Review Summary: my head plays it over and overCherry Tree
marks the key point in The National’s development when they learned to fully harness the certain je ne sais quoi
that elevated their last four LPs into the peerless space they occupy. Sad Songs for Dirty Lovers
was a very good album marred by inconsistency, that elusive quality present in parts but lacking in others. Cherry Tree
links the patchy brilliance of Sad Songs
to the flawless Alligator
with a deft touch and unprecedented focus. It’s our first introduction to the happy haze of ‘All the Wine’, the drinking man’s anthem that went on to famously kickstart the latter’s phenomenal five song finale. That’s been discussed to death, though. What I really want to talk about here are the songs surrounding it.
They’re not all perfect: the Padma Newsome-penned closer ‘Reasonable Man’ misses the mark by some distance, equally out of place as the live recording of ‘Murder Me Rachael’. No, the real heart of Cherry Tree
pumps in the five National originals displaying the qualities that came to define them: the Dessner twins’ classy arrangements, Matt Berninger’s rich baritone and Bryan Devendorf’s inventive beats. The latter is least prominent, often relegated to mere timekeeper by the subdued nature of most songs bar ‘Cherry Tree’, where he answers Berninger’s ‘can we show a little discipline?’
by cutting loose and beating the everloving shit out of his drum kit. This moment of catharsis, however gripping, is an anomaly here. The rest of the record sees the band dance along their skinny tightrope with unnerving precision, layering guitars, pianos and strings to create a tension that builds and builds with no release, a perfectly dark backdrop for Berninger’s wicked musings. There’s no questioning his place as the main man here: like that dollhouse in ‘All the Wine’ he carries the record safe on his shoulders with wry wit and stunningly succinct wordplay. It’s no accident he’s become the most quotable lyricist in indie rock. The pictures he paints with so few strokes are a rare gift, like the treacherous woman in ‘All Dolled-Up’: ‘I think I saw you walking in the city / hips like a boy’s / the sun fell behind you and never stood up / my head plays it over and over,’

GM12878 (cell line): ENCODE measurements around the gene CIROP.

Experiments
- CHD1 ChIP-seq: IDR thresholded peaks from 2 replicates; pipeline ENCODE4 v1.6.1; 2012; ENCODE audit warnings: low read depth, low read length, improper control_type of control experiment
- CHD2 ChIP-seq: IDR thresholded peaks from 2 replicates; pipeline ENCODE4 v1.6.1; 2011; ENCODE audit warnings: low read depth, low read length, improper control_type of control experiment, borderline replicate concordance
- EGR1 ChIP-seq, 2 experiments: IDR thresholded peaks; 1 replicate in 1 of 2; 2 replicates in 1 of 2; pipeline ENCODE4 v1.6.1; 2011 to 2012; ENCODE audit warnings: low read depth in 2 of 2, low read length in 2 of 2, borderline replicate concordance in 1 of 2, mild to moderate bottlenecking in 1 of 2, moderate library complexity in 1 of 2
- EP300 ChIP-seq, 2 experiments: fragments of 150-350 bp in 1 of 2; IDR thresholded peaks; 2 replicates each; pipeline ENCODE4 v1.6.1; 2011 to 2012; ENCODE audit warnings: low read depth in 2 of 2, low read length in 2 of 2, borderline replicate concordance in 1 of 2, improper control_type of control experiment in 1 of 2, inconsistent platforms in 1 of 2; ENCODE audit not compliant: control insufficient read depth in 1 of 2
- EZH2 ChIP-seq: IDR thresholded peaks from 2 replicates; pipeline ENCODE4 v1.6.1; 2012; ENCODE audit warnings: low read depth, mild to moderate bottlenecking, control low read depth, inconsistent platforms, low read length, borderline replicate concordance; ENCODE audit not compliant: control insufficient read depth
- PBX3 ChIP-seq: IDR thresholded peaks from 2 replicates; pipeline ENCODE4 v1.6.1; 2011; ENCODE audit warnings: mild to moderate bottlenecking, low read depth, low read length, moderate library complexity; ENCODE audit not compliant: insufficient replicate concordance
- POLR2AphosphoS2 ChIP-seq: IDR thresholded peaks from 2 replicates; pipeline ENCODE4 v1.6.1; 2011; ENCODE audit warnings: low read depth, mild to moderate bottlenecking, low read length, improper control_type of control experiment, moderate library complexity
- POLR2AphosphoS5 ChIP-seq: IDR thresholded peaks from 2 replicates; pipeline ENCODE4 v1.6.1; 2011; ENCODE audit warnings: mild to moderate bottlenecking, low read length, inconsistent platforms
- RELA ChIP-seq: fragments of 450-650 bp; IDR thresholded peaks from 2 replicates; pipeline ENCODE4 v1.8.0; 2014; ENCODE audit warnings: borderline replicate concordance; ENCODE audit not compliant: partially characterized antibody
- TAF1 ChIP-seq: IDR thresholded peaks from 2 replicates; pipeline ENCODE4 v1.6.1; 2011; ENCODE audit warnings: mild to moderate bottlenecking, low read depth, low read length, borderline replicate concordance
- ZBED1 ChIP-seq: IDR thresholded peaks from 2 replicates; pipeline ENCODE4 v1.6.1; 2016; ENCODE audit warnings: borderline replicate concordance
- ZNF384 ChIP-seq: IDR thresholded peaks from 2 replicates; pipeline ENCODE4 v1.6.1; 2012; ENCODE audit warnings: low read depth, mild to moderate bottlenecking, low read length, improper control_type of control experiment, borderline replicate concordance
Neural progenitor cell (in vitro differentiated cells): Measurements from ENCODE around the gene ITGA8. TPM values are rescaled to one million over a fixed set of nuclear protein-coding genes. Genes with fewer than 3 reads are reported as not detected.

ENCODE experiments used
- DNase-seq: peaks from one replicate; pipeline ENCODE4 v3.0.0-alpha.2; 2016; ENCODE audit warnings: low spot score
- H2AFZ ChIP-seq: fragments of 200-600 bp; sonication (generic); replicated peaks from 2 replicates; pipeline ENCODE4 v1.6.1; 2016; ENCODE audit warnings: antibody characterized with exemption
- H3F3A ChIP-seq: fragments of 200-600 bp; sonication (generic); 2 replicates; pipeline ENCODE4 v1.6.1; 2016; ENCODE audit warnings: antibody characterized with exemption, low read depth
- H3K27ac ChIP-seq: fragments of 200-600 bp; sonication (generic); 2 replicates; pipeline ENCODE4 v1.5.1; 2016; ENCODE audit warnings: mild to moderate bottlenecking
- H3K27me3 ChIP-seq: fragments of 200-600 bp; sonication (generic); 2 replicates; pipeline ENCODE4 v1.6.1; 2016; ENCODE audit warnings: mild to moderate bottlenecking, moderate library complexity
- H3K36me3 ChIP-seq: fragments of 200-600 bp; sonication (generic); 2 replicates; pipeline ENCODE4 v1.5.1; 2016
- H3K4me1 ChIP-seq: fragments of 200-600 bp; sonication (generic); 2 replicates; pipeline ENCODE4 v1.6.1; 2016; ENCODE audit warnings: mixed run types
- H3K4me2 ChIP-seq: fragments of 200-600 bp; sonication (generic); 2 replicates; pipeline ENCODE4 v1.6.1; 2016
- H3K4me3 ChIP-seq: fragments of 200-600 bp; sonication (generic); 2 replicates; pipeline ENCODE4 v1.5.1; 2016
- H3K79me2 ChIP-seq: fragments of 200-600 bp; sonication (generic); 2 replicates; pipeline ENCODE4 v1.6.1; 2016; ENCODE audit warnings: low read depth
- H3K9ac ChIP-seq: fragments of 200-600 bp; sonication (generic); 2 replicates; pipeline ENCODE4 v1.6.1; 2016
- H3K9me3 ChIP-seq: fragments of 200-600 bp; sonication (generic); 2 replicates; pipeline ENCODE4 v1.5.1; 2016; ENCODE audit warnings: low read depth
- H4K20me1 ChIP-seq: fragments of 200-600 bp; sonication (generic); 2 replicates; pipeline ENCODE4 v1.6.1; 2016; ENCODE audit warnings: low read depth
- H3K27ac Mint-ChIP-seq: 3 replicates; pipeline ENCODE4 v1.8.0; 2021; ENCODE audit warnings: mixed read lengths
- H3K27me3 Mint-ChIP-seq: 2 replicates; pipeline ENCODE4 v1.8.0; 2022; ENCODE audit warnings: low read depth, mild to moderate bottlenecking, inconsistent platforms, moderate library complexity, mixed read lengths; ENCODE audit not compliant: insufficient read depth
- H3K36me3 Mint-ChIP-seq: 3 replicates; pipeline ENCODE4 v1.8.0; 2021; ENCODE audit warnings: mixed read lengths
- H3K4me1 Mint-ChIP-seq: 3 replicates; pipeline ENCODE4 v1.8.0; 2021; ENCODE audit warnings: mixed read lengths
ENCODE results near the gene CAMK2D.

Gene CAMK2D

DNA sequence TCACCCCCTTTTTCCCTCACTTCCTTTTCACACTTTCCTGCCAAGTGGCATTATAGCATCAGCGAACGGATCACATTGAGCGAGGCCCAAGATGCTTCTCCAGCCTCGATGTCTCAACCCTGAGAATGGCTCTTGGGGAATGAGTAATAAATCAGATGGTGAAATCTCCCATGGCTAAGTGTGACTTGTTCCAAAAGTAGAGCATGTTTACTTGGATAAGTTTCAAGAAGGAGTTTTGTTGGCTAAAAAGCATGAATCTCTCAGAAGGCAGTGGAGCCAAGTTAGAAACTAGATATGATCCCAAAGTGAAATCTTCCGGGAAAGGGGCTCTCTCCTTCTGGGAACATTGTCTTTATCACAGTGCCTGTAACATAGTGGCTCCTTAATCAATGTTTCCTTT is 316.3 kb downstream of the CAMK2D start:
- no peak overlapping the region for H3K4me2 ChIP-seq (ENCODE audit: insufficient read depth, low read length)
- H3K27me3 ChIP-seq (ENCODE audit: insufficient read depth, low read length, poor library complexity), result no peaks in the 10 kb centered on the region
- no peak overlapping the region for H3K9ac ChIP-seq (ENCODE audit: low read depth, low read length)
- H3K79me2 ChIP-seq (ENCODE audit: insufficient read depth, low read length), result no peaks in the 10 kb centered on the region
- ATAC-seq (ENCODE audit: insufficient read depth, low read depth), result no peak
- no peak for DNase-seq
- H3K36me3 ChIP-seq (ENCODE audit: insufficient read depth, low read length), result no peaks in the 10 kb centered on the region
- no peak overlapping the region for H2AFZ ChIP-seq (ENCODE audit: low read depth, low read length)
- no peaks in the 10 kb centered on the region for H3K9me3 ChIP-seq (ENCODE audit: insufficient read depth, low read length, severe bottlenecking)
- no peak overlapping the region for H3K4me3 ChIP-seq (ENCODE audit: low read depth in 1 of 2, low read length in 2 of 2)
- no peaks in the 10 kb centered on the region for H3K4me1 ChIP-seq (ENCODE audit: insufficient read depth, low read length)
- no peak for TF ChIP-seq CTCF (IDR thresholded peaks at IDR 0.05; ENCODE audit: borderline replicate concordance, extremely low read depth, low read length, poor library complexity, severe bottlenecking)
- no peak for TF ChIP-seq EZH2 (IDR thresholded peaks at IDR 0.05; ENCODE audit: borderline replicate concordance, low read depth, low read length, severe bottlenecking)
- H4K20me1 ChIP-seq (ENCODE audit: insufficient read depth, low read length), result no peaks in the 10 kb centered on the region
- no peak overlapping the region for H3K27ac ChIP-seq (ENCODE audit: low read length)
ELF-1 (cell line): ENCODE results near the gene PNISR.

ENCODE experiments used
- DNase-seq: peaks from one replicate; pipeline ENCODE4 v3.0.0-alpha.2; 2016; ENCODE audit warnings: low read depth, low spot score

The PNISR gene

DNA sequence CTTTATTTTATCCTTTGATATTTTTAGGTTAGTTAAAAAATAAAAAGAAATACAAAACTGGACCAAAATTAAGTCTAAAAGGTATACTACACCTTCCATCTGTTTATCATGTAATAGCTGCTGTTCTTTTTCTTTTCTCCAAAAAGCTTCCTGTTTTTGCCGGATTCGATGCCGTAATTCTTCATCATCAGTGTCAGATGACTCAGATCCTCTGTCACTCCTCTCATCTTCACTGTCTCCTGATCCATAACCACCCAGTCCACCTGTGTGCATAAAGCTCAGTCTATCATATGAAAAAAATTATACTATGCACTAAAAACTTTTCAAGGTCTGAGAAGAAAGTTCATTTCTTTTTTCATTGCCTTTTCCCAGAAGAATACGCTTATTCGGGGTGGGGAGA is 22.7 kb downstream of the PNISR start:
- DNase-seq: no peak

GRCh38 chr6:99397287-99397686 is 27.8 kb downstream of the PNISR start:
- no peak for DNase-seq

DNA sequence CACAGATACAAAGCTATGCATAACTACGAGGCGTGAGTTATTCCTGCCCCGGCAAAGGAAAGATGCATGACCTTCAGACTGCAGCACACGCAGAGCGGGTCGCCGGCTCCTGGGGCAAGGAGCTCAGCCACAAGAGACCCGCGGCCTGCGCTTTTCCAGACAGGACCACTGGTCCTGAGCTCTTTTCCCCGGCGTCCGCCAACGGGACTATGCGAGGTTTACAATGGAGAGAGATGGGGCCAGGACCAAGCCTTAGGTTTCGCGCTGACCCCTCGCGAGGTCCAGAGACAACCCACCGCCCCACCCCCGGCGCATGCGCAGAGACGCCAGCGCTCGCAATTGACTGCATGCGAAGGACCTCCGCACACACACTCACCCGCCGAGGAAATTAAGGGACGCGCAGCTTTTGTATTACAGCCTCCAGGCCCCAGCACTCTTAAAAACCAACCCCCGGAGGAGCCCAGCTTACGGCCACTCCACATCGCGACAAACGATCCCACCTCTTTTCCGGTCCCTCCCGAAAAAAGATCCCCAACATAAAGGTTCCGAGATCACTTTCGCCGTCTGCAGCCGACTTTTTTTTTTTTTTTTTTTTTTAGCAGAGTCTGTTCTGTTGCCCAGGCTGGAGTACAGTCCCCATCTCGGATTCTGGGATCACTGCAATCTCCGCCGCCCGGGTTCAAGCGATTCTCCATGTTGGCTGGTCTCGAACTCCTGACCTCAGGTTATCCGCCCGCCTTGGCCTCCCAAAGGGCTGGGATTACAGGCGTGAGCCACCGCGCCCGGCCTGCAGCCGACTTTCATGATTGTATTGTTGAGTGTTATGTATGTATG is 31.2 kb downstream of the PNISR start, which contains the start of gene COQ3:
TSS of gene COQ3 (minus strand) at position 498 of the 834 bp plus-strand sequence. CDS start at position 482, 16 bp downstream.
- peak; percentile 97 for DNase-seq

he seethes, ‘all dolled-up in straps / all coloured in / now, love / where have you been?’
Not that we’re always on his side: the relish with which he confronts her borders on sociopathic. There’s a certain menace in that ‘don’t interrupt me’
, like underneath it all the conflict gives him a sick thrill.
This side of Berninger is a tad unsettling perhaps, but it’s just one of many. The turbulent push and pull of love is a common theme throughout and he approaches it from all angles, moving seamlessly from hesitant to triumphant to accusatory and finally snapping with that ‘leave it alone’
in the title track. This boilover leads us to ‘About Today’, a song that so accurately captures the intense loneliness of a slowly decaying relationship I’ve yet to find anything else like it. Over a simple acoustic guitar motif and downbeat violin, Berninger delivers a subtly devastating performance. ‘How close am I to losing you?’
It might take one listen, it might take ten, but when that line hits it does so with the force of a freight train. It’s their first truly perfect song - the spark that ignited one of the great discographies of our time - and alone makes this record worth the price of admission. Throw in the first four tracks and Cherry Tree
becomes downright essential.